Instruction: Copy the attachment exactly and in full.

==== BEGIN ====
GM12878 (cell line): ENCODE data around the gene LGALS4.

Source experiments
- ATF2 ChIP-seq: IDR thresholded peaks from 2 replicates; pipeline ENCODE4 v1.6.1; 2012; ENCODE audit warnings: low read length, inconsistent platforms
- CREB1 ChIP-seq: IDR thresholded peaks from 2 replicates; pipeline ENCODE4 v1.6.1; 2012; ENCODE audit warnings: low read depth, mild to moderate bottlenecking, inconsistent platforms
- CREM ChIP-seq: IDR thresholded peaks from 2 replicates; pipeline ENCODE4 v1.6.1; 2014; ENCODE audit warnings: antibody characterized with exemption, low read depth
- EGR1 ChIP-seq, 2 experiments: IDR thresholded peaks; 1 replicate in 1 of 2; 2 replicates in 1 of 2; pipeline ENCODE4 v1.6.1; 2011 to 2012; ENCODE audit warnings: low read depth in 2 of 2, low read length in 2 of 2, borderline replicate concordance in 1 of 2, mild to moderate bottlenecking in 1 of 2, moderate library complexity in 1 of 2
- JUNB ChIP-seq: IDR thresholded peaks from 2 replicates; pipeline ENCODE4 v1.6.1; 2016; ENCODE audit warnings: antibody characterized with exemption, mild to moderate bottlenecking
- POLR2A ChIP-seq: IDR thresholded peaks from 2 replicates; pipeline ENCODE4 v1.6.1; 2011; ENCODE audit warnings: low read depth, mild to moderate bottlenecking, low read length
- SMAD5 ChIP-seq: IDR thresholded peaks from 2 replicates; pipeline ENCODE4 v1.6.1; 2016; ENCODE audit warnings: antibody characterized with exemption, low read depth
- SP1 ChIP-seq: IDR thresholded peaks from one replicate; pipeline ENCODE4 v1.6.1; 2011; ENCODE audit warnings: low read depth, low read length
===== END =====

GM12878 (cell line): ENCODE data around the gene LGALS4.

Source experiments
- ATF2 ChIP-seq: IDR thresholded peaks from 2 replicates; pipeline ENCODE4 v1.6.1; 2012; ENCODE audit warnings: low read length, inconsistent platforms
- CREB1 ChIP-seq: IDR thresholded peaks from 2 replicates; pipeline ENCODE4 v1.6.1; 2012; ENCODE audit warnings: low read depth, mild to moderate bottlenecking, inconsistent platforms
- CREM ChIP-seq: IDR thresholded peaks from 2 replicates; pipeline ENCODE4 v1.6.1; 2014; ENCODE audit warnings: antibody characterized with exemption, low read depth
- EGR1 ChIP-seq, 2 experiments: IDR thresholded peaks; 1 replicate in 1 of 2; 2 replicates in 1 of 2; pipeline ENCODE4 v1.6.1; 2011 to 2012; ENCODE audit warnings: low read depth in 2 of 2, low read length in 2 of 2, borderline replicate concordance in 1 of 2, mild to moderate bottlenecking in 1 of 2, moderate library complexity in 1 of 2
- JUNB ChIP-seq: IDR thresholded peaks from 2 replicates; pipeline ENCODE4 v1.6.1; 2016; ENCODE audit warnings: antibody characterized with exemption, mild to moderate bottlenecking
- POLR2A ChIP-seq: IDR thresholded peaks from 2 replicates; pipeline ENCODE4 v1.6.1; 2011; ENCODE audit warnings: low read depth, mild to moderate bottlenecking, low read length
- SMAD5 ChIP-seq: IDR thresholded peaks from 2 replicates; pipeline ENCODE4 v1.6.1; 2016; ENCODE audit warnings: antibody characterized with exemption, low read depth
- SP1 ChIP-seq: IDR thresholded peaks from one replicate; pipeline ENCODE4 v1.6.1; 2011; ENCODE audit warnings: low read depth, low read length